How do we Achieve Net Zero in the Workplace?
How do we achieve Net Zero in the workplace?
That was the question Morag Dearsley, Associate, and Andy Sives, Design Director, of Form Design Consultants have been asking themselves. To help answer the question we invited a group of respected property professionals to a round table event, to discuss this complex issue.
Representing JLL was Director of National Office Agency, Craig Watson. Craig has been advising property companies, pension funds and individuals on how to get the most out of their portfolio for two decades. As someone who is involved at the front end of a project, we were delighted that Craig could join us.
Yasemin McClelland is an Asset Manager for Property Investment and Development company, Ediston. We invited Yasemin for her passionate support of cost-effective, sustainable, design solutions and asset management knowledge. We also love her ‘no holding back’ opinions!
XBuro is a mechanical and electrical services consultancy. We were delighted to have Sarah Peterson, Energy and Sustainability champion, and Head of the Edinburgh office, in attendance. Sarah is the chair of the Association for Consulting and Engineering (ACE) and was previously awarded Net Zero Advisor of the Year.
Offering a different perspective on sustainability in the built environment was David Shaw, Director of Edinburgh based cost consultants, Torridon. David experiences first-hand the financial challenges building owners and occupiers face meeting Net Zero targets.
Finally, we asked Managing Director of MPact Group, Dean Stevens, to join us. MPact is a leading commercial fit-out and maintenance contractor based in Edinburgh and Glasgow. They work on both CAT A and CAT B projects, and pride themselves on their approach to sustainable construction.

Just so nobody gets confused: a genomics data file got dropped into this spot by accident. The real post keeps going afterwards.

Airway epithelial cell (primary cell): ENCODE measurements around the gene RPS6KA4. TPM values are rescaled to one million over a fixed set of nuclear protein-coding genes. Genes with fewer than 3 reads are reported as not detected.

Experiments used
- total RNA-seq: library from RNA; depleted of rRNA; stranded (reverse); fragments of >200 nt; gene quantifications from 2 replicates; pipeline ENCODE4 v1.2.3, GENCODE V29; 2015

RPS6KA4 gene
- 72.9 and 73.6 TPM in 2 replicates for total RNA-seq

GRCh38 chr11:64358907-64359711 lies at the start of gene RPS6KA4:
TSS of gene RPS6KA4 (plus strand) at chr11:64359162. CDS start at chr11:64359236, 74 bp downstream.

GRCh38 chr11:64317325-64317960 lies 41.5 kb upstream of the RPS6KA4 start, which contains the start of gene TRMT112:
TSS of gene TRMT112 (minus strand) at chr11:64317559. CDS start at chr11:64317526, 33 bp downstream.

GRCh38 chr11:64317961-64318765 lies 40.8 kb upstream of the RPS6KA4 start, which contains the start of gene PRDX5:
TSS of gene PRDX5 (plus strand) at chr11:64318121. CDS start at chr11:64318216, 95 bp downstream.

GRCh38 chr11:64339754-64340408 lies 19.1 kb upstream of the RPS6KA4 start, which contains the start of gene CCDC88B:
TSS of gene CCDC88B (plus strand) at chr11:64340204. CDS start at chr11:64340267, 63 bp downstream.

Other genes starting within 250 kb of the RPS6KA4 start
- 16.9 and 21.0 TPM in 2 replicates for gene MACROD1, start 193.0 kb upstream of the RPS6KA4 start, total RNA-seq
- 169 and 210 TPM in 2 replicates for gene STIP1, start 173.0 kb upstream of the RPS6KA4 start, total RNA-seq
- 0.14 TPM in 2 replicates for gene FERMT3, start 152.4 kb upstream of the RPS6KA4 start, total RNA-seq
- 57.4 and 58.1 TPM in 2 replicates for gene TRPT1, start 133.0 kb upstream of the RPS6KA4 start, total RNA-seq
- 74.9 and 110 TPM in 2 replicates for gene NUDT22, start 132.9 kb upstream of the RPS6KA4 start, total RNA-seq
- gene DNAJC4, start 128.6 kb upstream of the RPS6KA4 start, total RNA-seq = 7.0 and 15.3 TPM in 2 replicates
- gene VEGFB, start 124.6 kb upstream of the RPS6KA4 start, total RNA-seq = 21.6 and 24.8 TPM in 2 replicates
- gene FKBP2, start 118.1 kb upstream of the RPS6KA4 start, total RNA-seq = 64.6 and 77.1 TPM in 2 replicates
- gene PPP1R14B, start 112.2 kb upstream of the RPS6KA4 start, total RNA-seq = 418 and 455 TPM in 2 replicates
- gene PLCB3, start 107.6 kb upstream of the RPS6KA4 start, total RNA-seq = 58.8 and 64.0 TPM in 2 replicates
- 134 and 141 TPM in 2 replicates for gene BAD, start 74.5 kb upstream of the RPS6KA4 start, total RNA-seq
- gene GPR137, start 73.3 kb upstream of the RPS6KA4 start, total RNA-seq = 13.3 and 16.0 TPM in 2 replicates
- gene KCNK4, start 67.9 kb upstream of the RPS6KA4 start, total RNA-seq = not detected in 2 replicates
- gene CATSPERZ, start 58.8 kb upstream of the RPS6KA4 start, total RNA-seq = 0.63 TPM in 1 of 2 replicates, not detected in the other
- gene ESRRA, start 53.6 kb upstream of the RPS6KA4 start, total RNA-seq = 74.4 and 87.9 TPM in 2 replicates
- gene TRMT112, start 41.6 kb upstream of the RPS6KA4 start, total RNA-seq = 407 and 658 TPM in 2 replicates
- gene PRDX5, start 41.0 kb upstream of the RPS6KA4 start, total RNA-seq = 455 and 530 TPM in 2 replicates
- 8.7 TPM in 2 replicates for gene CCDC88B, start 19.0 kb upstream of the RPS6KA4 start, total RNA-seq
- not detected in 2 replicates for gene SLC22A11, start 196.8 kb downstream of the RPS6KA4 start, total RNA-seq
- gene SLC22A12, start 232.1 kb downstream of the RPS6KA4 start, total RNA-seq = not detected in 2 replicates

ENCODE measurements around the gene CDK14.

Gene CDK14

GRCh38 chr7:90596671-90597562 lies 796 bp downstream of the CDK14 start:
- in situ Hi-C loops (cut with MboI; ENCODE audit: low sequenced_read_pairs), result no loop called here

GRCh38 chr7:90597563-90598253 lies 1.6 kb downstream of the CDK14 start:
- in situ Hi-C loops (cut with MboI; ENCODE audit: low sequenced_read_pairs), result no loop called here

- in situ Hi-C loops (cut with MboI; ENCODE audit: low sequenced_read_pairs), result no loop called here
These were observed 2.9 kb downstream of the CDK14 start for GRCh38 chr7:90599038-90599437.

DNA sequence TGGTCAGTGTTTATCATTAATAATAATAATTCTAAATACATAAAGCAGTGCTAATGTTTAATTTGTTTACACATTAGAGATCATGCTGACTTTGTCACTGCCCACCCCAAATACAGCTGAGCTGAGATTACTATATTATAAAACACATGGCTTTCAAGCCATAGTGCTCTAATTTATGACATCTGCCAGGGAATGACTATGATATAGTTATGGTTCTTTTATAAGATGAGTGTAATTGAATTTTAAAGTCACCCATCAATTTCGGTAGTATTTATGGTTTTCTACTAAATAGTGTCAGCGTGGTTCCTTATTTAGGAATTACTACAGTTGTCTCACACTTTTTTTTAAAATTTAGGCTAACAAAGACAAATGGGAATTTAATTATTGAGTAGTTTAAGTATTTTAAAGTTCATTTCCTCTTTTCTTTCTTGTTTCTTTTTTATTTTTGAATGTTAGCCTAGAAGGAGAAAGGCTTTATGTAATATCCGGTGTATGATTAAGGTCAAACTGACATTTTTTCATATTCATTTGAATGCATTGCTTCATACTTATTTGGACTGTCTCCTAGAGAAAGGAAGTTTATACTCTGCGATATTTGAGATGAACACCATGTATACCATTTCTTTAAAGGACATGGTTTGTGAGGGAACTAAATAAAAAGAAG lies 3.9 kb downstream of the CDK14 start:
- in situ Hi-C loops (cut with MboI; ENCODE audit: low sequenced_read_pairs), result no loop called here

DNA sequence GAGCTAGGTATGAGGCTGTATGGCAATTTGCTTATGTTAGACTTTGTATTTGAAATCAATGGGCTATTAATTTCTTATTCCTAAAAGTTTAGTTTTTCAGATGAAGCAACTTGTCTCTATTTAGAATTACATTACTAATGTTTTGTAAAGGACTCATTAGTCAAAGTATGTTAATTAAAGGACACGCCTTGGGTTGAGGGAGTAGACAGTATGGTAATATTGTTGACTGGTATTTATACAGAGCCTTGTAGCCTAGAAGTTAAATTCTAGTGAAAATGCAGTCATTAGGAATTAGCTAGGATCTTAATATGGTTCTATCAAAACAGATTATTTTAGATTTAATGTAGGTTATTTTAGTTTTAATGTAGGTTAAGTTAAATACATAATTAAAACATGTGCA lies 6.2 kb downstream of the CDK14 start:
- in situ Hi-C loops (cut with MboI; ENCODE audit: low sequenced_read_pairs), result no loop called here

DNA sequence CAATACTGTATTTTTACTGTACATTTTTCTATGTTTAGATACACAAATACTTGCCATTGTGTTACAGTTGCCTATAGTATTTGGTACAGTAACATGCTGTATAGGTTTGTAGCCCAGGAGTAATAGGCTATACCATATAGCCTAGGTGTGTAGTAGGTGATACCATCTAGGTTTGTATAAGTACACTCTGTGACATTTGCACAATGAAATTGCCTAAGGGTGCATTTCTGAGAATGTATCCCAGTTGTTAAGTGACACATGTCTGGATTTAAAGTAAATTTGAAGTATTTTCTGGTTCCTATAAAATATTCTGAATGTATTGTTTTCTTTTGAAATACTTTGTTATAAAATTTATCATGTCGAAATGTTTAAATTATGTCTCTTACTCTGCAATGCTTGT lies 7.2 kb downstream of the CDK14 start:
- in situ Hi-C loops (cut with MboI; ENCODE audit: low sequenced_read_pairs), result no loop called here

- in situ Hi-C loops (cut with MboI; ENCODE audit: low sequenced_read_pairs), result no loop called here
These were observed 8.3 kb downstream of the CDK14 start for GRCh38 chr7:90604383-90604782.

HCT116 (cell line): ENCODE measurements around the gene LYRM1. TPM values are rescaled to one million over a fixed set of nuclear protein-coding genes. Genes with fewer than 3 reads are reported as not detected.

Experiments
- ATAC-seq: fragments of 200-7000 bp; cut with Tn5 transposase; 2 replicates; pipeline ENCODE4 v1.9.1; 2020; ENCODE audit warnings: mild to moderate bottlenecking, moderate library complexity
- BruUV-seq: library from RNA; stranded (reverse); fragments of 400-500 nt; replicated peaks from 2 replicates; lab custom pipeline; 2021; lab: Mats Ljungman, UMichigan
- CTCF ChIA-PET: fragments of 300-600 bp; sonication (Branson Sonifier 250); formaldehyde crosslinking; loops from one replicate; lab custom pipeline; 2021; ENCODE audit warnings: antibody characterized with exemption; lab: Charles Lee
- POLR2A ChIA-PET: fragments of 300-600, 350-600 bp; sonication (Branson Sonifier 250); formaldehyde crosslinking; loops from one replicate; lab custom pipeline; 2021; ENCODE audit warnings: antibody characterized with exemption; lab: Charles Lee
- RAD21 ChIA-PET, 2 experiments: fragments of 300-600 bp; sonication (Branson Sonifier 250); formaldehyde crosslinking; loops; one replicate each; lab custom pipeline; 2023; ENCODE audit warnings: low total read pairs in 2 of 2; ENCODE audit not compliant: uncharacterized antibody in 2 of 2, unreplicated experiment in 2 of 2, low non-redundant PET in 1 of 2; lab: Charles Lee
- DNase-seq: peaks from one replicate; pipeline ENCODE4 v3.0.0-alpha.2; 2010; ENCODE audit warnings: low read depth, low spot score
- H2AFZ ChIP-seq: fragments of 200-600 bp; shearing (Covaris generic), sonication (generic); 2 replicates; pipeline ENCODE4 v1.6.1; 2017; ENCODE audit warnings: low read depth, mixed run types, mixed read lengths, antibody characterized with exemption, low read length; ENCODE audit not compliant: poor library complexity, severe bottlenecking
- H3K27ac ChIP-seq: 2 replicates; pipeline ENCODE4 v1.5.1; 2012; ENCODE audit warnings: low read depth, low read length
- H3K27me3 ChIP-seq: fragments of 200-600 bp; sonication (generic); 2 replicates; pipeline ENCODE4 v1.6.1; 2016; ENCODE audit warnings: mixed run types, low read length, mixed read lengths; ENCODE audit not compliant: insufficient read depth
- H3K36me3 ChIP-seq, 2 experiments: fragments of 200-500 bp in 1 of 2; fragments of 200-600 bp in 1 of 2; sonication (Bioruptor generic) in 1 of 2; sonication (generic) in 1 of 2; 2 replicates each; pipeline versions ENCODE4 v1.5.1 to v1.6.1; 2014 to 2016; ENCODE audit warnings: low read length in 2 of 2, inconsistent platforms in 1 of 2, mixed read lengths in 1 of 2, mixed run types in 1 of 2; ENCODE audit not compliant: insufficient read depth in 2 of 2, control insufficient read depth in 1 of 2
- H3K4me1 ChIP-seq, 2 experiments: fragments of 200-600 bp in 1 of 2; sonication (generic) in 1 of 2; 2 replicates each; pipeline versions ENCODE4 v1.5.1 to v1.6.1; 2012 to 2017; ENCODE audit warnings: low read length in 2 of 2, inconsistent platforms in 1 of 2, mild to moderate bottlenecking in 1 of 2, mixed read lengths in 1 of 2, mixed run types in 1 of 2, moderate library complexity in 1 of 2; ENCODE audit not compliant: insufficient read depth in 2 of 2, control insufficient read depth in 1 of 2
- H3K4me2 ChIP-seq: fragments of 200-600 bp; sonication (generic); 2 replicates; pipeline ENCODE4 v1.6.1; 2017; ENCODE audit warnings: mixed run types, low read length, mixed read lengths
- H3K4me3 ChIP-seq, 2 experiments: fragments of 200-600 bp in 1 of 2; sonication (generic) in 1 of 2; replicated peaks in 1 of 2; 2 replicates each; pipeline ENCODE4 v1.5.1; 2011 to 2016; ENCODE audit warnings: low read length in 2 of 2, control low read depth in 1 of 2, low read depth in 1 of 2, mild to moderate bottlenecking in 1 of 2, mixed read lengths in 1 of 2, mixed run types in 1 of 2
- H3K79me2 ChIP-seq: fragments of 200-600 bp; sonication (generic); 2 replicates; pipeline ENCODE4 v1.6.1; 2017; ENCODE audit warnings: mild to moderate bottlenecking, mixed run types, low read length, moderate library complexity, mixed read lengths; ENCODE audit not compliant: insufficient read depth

To kick off the discussion we asked everyone,
Who is driving change to achieve Net Zero, and where are the blockers?
The aligned opinion was that the Private Sector was leading the change process, and that Government could, and should, be doing more to facilitate this. Sarah explained that the government tends to focus on building Energy Performance Certificate (EPC) ratings, and this was a poor and inconsistent way to measure energy efficiency. For example, England and Scotland have different methods for calculating an EPC, which confuses the validity of the result. This lack of standardisation has seen the widespread adoption of building accreditation schemes such as BREEAM, LEED, and WELL AP.
However, this is having both a positive and negative impact. On the positive side, accreditation is driving forward sustainable design solutions. Dean suggested accreditation would ensure the better maintenance of buildings because many certified schemes require continued assessment. Many ‘green’ buildings now demand that tenant fit outs meet the same standards provided in the base building specification.